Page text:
Suffering & sovereignty — John Flavel and the Puritans on afflictive providence
Brian H. Cosby
Reformation Heritage Books, 164 pages, £20.00, ISBN: 978-1-60178-197-0
Star Rating : 3
‘If anyone tells me that the death of my child is God’s will, I’ll scream!’ This is an understandable reaction to sudden extreme suffering. The Puritan, John Flavel, suffered such bereavement in his life with each of his three successive wives and also through losing a child at birth.
As a result of this suffering, a major theme of his works is ‘afflictive providence’: the paradox that our kind and sovereign God ordains suffering for the good of his people.
We revere the great Puritan divines, but how many of us have read one of Flavel’s works? Brian Cosby has done an excellent job distilling from John Flavel’s works his teaching on suffering.
This book is not an easy read, but it is well worth working through the early chapters to reach the major chapter on ‘God’s purposes in ordaining suffering’. This is superb, as eight reasons are given for God ordaining suffering for his people.
Examples of these reasons are, to reveal our sinful nature, to mortify our sin and cultivate communion with Christ, the greatest sufferer of all.
Suffering, says Flavel, distinguishes the believer from the unbeliever in the way he responds; ‘there is no sin in complaining to God, but much wickedness in complaining of him’.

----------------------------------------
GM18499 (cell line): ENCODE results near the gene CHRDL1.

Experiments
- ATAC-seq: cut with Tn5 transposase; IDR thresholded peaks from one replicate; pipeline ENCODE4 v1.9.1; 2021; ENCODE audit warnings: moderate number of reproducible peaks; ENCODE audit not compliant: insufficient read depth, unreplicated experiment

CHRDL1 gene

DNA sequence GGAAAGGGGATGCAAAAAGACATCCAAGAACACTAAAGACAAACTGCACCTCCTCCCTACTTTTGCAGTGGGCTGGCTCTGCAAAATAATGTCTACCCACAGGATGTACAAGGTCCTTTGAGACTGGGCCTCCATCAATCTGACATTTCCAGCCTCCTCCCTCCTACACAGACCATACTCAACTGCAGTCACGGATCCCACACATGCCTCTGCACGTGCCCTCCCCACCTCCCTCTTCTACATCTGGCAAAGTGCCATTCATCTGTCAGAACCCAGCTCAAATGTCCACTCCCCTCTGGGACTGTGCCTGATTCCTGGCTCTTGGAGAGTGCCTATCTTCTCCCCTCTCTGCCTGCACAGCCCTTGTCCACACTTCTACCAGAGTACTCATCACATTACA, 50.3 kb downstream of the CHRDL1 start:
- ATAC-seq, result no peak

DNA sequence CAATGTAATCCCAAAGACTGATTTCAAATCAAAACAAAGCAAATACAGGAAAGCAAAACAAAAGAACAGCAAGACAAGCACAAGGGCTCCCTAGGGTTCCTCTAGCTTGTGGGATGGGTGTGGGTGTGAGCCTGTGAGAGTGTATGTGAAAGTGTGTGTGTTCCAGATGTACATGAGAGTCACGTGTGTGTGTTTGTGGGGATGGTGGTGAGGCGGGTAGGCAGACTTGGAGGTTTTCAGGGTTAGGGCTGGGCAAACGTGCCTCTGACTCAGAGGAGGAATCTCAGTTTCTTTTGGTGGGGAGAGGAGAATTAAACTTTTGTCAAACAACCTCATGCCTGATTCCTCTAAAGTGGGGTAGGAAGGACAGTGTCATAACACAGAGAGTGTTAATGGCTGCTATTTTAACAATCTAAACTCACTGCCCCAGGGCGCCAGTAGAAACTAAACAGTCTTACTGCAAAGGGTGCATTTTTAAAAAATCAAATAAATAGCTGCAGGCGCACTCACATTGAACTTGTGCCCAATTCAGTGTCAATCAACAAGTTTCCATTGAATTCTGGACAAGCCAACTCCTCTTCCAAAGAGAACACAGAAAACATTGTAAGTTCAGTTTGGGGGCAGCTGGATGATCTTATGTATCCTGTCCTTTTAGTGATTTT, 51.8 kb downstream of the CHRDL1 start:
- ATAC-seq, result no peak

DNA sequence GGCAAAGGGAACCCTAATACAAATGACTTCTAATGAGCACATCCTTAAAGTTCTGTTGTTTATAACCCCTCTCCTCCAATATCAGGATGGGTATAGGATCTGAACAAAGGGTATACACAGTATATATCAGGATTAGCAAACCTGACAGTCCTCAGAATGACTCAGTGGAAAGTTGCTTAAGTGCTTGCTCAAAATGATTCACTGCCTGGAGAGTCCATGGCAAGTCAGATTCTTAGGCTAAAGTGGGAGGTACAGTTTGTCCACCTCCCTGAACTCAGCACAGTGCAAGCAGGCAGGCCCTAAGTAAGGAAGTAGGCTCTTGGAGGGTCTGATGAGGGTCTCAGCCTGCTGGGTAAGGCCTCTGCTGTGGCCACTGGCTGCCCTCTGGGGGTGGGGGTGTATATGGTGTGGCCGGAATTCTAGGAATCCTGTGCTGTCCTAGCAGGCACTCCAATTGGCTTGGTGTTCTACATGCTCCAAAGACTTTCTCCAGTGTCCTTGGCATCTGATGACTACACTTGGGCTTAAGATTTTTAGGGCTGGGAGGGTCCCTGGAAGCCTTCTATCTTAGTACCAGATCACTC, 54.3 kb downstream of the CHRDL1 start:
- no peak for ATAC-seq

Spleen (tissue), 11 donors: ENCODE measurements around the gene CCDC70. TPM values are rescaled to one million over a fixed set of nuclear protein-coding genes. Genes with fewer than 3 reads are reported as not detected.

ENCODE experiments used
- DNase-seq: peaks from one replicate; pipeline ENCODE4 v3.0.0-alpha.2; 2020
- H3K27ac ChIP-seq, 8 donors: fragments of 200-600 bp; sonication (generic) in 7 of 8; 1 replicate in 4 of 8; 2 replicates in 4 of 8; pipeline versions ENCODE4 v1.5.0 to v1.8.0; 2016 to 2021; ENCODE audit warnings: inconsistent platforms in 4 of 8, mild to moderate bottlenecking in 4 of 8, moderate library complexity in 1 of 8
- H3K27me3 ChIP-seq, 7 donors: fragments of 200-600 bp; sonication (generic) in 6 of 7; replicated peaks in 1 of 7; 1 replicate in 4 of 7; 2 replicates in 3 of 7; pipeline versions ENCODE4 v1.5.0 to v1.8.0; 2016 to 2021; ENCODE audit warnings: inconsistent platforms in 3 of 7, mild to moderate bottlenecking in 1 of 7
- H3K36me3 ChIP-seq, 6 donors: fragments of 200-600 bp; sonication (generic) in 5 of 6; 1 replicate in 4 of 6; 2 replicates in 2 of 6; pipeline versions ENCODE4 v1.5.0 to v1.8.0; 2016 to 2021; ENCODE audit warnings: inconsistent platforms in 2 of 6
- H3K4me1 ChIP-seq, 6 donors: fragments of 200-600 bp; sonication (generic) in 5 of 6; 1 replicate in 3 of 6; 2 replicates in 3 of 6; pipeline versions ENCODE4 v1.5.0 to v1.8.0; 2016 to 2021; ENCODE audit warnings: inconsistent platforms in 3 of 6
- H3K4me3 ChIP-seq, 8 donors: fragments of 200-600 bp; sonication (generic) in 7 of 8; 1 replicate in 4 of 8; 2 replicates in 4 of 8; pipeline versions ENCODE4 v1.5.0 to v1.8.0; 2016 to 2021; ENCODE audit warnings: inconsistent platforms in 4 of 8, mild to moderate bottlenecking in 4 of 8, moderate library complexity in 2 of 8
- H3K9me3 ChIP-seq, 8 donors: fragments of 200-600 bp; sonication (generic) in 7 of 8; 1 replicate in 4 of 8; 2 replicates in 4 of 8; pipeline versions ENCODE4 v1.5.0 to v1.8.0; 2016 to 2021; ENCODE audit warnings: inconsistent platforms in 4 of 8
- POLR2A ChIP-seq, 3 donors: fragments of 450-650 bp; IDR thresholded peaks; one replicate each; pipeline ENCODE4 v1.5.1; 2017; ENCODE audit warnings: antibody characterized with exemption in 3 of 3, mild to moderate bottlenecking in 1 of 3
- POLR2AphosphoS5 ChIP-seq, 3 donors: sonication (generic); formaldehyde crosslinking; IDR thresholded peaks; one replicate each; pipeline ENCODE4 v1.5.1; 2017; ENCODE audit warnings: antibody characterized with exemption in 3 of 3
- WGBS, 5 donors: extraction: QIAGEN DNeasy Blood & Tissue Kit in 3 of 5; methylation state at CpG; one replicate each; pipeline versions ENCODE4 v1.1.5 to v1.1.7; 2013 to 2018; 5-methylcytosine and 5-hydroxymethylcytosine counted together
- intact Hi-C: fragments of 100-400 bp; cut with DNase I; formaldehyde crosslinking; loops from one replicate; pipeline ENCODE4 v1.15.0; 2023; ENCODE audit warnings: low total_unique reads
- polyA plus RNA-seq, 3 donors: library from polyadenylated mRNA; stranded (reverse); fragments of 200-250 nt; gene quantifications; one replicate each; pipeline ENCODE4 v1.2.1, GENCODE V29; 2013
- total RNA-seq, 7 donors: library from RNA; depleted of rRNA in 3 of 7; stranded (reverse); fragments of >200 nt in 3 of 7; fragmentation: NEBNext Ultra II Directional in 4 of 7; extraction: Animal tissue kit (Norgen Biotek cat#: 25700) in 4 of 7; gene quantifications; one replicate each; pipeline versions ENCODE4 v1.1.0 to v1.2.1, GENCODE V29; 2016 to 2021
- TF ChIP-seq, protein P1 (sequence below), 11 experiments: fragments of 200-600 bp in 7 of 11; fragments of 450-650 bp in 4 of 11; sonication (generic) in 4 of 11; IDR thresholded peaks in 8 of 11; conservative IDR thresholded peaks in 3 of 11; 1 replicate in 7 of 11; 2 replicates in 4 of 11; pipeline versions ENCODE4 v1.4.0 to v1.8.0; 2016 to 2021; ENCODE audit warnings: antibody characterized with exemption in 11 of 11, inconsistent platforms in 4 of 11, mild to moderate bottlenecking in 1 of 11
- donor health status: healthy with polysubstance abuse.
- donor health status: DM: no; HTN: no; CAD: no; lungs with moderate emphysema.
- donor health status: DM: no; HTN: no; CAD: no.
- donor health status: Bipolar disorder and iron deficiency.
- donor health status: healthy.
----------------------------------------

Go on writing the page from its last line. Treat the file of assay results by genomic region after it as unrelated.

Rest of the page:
A whole chapter is devoted to the theme of our response to suffering. ‘There is a great solemnity at the suffering and trial of a saint: heaven, earth and hell are spectators, observing the issue and how the saints will acquit themselves in that hour’.
There follows a difficult chapter on the doctrine of assurance, but one which repays study. True faith can lack assurance, but the believer should strive to strengthen his assurance of salvation by the Word, prayer and the sacrament, so that he can acquit himself well when suffering afflicts him.
Brian Cosby tells us that the book grew from a PhD dissertation. It is ideal for Bible college students, but it is readable enough for the believer ‘in the pew’ and renders excellent service, enabling us today to appreciate the deep spirituality of John Flavel.